Monday, January 24, 2011
Updated: January 25, 2:46 PM ET
Mets juggling four candidates for 2B
By Adam Rubin
Who's on second? That's one of the major questions of New York Mets spring training -- although it appears reasonably assured Chin-lung Hu, who was acquired from the Los Angeles Dodgers for minor league left-hander Mike Antonini, is destined for the backup middle infield role, not the second base job.
General manager Sandy Alderson and manager Terry Collins have identified the primary four combatants as Luis Castillo, Brad Emaus, Daniel Murphy and Justin Turner. And there hardly is a lock in that group.
Castillo, 35, is entering the final season of a four-year, $25 million albatross contract. Chief operating officer Jeff Wilpon is on the record saying ownership would sign off on eating the remainder of Castillo's contract ($6 million), or the contract of similarly maligned left-hander Oliver Perez ($12 million), if the new front-office regime requested their releases.
At this point, Castillo will be in spring training, but he may have an uphill battle to remain a Met beyond then. Castillo hit .235 with 17 RBIs in 247 at-bats last season and was benched in favor of rookie Ruben Tejada. (The Mets have resolved to have Tejada open the season as Triple-A Buffalo's shortstop.)
Alderson has acknowledged Castillo essentially has to win the second base job outright because his lack of run-producing ability and lack of versatility in the field would make him ill-suited for a bench role.
"If he's going to be on the club, it probably will have to be as the regular second baseman, or somebody who plays quite a bit of the time at second base," Alderson said. "He just doesn't give us enough coverage other places to play a utility role."
Emaus, 24, will have a supporter in special assistant J.P. Ricciardi, the former general manager of the Toronto Blue Jays. The Mets selected Emaus in the Rule 5 draft at the winter meetings in December for a $50,000 claiming fee. He must remain on the major league roster the entire season to officially become Mets property. Otherwise, Emaus must be exposed to waivers, then be offered back to the Blue Jays for $25,000 if he clears.
Emaus is the prototype for the player the Mets want under Alderson. He showed power last season, with 15 homers in 445 at-bats while splitting time between Double-A New Hampshire and Triple-A Las Vegas, but Emaus also had more walks (81) than strikeouts (69).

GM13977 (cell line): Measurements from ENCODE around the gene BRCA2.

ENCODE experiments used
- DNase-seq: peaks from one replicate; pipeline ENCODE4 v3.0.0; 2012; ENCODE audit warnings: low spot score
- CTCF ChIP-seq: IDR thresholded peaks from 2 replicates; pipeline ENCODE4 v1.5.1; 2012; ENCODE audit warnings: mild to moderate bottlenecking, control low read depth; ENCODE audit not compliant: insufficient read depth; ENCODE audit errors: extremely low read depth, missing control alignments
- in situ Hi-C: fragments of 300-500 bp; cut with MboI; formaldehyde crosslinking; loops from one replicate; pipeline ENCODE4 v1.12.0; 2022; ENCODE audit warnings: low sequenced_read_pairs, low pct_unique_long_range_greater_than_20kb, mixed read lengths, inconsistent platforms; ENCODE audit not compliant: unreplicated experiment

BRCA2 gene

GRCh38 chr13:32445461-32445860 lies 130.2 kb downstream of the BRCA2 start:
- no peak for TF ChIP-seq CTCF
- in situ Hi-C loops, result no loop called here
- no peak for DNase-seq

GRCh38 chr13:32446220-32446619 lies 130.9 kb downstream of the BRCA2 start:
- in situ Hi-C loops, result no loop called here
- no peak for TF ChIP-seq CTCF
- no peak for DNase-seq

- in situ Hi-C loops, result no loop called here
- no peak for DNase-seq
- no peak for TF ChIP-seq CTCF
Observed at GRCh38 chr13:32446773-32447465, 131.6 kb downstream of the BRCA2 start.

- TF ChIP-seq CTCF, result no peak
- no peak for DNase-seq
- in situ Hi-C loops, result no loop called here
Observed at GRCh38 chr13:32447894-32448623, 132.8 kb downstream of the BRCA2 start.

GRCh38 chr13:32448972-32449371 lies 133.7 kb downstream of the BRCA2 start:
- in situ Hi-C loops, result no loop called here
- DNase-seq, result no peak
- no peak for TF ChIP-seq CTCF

Murphy, 25, was poised to be the Opening Day first baseman last season, but he suffered a sprained medial collateral ligament in his right knee during a rundown the final week of the Grapefruit League season. That prompted Murphy to open the season on the disabled list, and for Mike Jacobs and Fernando Tatis to share the early first base duty. By the time Murphy was ready to return, the Jacobs-Tatis platoon had fizzled and Ike Davis had established himself at the position. So Murphy was taken off his rehab assignment and officially optioned to Triple-A Buffalo, to begin learning second base. His tutorial with the Bisons ended June 2 when a takeout slide by a Syracuse player at second base resulted in a tear to the same knee ligament.
Murphy, whose bat is his primary asset, did return in time for the Mets' fall instructional league in Fort Myers, Fla. He then played winter ball with Aguilas, but his time in the Dominican Republic was cut short by a mild hamstring injury. Whether he wins the second base job or not, Murphy very likely will be on the team in some capacity because of his ability to serve as a quality left-handed bat off the bench.
"I've already talked to Murph about it," Collins said. "I said, 'I know you want to win that second-base job. You're going to get that opportunity. But you better be ready to play some first base and some third base, because they're going to need backups also.'"
Turner, 26, may be the longest shot of the group. Whereas Castillo must be cut if he does not make the major league team, and whereas the process of offering Emaus back to the Jays needs to begin if he is not on the squad, Turner has two minor league options remaining. As a result, he can be assigned to Buffalo as insurance without being exposed to waivers.
Turner originally was acquired by the Mets as a waiver claim last May from the Baltimore Orioles. He had eight at-bats for the Mets in 2010 and hit .333 with Triple-A Buffalo. Yet despite going 6-for-6 in the Bisons' finale, during a performance in which he hit for the cycle, Turner was snubbed for a September call-up after rosters expanded.
"It's going to be fun to watch them compete," Collins said.